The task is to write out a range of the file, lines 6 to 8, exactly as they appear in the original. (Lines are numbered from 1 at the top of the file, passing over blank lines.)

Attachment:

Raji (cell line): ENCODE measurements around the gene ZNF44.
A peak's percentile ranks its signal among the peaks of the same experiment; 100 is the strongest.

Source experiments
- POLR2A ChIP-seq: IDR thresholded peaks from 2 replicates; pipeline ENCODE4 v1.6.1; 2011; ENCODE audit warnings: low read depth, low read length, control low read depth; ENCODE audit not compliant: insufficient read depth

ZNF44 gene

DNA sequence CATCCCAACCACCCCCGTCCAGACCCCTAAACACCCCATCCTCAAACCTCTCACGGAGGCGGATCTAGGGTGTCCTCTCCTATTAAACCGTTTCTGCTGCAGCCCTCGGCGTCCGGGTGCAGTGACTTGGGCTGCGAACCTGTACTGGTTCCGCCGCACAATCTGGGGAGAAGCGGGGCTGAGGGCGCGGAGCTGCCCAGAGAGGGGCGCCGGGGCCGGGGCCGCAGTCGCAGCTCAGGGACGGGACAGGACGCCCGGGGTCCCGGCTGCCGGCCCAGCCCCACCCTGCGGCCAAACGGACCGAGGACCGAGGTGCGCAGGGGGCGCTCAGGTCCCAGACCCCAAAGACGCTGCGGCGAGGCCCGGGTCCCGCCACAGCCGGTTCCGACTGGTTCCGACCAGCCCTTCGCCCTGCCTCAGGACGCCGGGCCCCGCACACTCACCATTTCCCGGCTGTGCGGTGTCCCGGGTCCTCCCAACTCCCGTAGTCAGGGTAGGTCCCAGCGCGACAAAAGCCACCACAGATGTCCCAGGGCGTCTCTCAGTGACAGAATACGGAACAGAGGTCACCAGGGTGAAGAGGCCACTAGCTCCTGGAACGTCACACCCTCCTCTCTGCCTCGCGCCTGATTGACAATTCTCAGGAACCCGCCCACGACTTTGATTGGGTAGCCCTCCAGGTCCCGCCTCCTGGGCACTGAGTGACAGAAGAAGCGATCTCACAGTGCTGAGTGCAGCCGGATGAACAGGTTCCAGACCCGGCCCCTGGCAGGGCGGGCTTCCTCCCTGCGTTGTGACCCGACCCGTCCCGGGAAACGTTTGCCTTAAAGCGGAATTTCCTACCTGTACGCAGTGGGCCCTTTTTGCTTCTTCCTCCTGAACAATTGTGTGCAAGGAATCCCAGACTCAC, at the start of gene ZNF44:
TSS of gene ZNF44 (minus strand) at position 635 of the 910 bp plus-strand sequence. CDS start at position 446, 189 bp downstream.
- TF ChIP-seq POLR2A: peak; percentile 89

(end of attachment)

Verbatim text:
DNA sequence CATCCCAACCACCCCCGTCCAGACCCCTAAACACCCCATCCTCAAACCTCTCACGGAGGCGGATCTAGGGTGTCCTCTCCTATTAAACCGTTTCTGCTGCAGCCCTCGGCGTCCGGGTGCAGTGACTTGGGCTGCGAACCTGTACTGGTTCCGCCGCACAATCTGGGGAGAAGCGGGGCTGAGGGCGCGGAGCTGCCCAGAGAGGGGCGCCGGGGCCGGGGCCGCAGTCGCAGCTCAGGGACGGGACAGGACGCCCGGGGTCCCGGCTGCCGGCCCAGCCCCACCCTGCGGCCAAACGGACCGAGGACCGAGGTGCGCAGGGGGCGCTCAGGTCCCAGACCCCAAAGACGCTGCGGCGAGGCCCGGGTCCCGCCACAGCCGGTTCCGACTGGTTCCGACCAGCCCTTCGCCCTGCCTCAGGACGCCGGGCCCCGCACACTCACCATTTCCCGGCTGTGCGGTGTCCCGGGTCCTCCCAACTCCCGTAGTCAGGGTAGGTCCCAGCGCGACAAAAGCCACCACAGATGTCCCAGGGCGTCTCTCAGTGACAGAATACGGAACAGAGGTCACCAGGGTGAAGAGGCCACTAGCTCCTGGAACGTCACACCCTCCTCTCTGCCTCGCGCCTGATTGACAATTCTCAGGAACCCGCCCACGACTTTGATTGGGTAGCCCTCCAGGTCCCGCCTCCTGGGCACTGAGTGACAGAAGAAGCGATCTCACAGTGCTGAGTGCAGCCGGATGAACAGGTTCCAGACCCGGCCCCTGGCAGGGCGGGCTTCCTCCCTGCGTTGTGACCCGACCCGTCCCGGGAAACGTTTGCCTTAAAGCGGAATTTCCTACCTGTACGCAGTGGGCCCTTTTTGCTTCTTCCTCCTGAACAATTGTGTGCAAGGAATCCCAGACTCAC, at the start of gene ZNF44:
TSS of gene ZNF44 (minus strand) at position 635 of the 910 bp plus-strand sequence. CDS start at position 446, 189 bp downstream.
- TF ChIP-seq POLR2A: peak; percentile 89